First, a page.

Have you seen the movie "The Island of Dr. Moreau?" If you haven't, it may be coming to a real world near you.
One hundred and twenty years ago, H.G. Wells wrote a novel, "The Island of Dr. Moreau," about what happens when a scientist, in a mad pursuit for knowledge, creates human-animal hybrids. In a word — what happens is chaos. Wells called the book "an exercise in youthful blasphemy." He may have said the same about the National Institutes of Health today.
The NIH, under the leadership of professing Christian Dr. Francis Collins, is proposing lifting a ban on taxpayer funding of experiments that splice human stem cells with animal embryos, creating human-animal chimeras.
Proponents, of course, downplay any ethical concerns related to creating new life forms using human genetic material — for either the humans or the animals involved. They're committed to the practical benefits of this kind of research, hoping to create animal models of human diseases in order to prevent and treat illnesses.
A more ambitious goal is the production of sheep, pigs, and cows with human hearts, kidneys, livers, and pancreases to use in transplants. Proponents assure us that additional restrictions and ethics panels will prevent hybrid horrors, or chimeras, with too-human brains or with the capacity to breed.
"It's very, very welcome news that NIH will consider funding this type of research," says Pablo Ross of the University of California, Davis. "We need funding to be able to answer some very important questions."
However, if you think such research crosses a moral Rubicon, you wouldn't be alone. Rod Dreher summarized what is happening in an article with the somewhat hyperbolic title, "Christian-Run Agency Embraces Pig-Man."
"It's pretty clear," Dreher wrote, "that this is just a prelude to something that's a fait accompli. Besides, who is going to stand in the way of Science™ over a trivial matter like basic human dignity?"
This ends-justify-the-means kind of commodification of human beings is nothing new. Chuck Colson warned way back in 2007, "the system is being rigged to promote more such experimentation, not less. Compared to promises of 'miracle cures,' national prestige, and, of course, big money, human dignity counts for very little."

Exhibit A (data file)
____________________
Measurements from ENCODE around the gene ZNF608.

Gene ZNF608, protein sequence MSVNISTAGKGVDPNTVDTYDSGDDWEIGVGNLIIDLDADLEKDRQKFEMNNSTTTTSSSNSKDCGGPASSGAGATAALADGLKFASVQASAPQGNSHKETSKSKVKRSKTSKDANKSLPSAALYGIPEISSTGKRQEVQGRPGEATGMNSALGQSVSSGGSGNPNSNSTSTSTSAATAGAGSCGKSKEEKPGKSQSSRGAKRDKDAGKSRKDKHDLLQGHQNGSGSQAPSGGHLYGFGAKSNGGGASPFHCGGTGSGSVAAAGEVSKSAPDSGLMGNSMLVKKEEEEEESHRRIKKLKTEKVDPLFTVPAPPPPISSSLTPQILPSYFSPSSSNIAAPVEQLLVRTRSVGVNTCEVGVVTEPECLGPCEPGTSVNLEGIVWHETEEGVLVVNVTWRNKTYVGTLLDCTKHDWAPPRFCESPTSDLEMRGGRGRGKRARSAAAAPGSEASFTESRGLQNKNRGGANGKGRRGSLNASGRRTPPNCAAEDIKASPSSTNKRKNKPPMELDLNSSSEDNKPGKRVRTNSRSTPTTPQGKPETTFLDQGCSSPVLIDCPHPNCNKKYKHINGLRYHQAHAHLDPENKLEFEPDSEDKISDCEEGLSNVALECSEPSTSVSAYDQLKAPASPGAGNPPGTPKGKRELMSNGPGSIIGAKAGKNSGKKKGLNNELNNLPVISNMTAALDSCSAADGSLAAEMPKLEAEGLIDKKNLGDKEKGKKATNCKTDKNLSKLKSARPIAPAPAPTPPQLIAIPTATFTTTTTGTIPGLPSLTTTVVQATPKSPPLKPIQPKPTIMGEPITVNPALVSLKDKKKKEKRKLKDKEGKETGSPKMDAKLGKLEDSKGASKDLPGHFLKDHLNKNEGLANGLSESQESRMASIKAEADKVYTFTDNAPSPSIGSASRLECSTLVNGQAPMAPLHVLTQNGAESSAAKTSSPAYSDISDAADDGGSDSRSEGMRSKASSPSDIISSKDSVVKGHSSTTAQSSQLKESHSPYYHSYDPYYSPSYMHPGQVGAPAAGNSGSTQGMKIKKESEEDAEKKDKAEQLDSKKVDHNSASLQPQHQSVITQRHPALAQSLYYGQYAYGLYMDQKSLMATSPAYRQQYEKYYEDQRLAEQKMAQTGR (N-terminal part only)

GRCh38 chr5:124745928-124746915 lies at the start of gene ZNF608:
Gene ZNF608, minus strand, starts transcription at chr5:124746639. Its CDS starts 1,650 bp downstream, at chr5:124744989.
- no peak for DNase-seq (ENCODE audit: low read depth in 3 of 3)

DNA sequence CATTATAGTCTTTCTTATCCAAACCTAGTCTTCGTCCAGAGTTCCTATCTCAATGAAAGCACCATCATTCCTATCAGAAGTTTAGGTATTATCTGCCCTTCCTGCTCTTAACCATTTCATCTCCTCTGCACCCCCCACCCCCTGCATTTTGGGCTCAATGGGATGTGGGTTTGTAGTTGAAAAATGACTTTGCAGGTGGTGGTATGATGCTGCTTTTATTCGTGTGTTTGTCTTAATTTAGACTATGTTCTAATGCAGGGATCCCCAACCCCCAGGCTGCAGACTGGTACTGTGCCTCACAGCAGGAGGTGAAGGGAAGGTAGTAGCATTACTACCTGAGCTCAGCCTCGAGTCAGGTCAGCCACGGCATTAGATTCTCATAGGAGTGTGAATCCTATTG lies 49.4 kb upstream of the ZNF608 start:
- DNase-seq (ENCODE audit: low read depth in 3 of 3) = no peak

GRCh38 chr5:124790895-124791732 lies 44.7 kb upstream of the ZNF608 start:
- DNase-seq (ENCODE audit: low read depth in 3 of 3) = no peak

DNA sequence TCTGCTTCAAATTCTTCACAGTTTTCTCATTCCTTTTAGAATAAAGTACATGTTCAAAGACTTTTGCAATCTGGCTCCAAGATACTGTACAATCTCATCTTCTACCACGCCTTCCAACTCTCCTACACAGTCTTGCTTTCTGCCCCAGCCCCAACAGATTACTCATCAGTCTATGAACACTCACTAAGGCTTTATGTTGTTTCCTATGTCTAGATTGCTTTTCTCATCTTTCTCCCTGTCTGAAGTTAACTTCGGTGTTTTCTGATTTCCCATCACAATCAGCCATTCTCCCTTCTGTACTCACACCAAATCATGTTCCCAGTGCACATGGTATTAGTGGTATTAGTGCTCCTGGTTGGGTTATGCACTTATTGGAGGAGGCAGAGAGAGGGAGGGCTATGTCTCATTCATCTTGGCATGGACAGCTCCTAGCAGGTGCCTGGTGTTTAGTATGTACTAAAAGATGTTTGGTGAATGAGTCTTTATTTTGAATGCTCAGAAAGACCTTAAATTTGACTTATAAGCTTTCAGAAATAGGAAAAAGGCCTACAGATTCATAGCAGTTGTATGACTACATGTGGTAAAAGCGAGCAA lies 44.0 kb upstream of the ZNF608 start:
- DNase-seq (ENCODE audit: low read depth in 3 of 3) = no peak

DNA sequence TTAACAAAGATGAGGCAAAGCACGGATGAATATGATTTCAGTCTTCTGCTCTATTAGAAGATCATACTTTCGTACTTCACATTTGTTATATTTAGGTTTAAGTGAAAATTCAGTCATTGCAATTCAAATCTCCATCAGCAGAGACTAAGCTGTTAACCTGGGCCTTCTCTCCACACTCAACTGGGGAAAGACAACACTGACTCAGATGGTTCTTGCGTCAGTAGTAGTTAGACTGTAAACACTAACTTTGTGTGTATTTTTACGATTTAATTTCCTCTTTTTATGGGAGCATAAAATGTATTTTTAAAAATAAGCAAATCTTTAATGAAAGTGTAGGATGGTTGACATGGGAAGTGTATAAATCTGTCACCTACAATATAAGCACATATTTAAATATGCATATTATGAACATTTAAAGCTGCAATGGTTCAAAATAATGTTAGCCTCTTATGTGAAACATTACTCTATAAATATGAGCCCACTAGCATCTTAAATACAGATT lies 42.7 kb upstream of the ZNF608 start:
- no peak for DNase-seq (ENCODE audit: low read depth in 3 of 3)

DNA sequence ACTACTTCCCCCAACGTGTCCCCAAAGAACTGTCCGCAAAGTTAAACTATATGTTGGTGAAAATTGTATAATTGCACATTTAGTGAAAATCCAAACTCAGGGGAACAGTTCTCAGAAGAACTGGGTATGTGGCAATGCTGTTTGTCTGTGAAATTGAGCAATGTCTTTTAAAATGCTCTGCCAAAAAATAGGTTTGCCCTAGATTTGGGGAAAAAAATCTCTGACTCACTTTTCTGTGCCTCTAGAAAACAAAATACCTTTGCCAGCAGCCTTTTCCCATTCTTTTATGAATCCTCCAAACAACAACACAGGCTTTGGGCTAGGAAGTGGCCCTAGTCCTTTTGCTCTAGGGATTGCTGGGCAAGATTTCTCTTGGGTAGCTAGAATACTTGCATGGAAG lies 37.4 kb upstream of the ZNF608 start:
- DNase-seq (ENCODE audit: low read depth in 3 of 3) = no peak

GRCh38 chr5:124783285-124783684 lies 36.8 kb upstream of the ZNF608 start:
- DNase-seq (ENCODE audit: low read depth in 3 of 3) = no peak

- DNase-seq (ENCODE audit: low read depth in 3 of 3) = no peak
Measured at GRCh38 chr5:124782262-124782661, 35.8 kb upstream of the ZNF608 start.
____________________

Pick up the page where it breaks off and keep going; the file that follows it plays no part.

Of course, promises of such cures may sound like a service to the cause of human dignity, but the "scientific progress at any cost" sort of vision drives our current forays in medicine. It's what might be called the scientific illusion, the idea that because we can, we should. That all things, human nature included, are proper subjects of scientific mastery, the ultimate source of all of our knowledge.
Before Chuck, C. S. Lewis warned of such folly in his masterful book "The Abolition of Man."
"If man chooses to treat himself as raw material," Lewis wrote, "raw material he will be, not raw material to be manipulated, as he fondly imagined, by himself, but by mere appetite, that is, mere Nature, in the person of his de-humanized Conditioners."
In other words, the conquering of human nature with our technology, in reality, will end up being the conquering of all of us by some of us.
So what do we do? First, we have to read up. At BreakPoint.org we've compiled the information you need to get up to speed. Second, pray up. Pray that our national leaders would acquire and apply godly wisdom in all their difficult decisions regarding science and the general welfare. And pray that God will continue raising up godly and courageous men and women who can powerfully articulate a compelling Christian vision of human dignity — including some who will enter the mission field of biotechnology.
And finally, we must speak up. The NIH is accepting public comments on this proposed "rule change" through September 6. Come to our website for the link. Let's tell them that we don't need a real life island of hybrids and horrors.
Originally posted at breakpoint.org.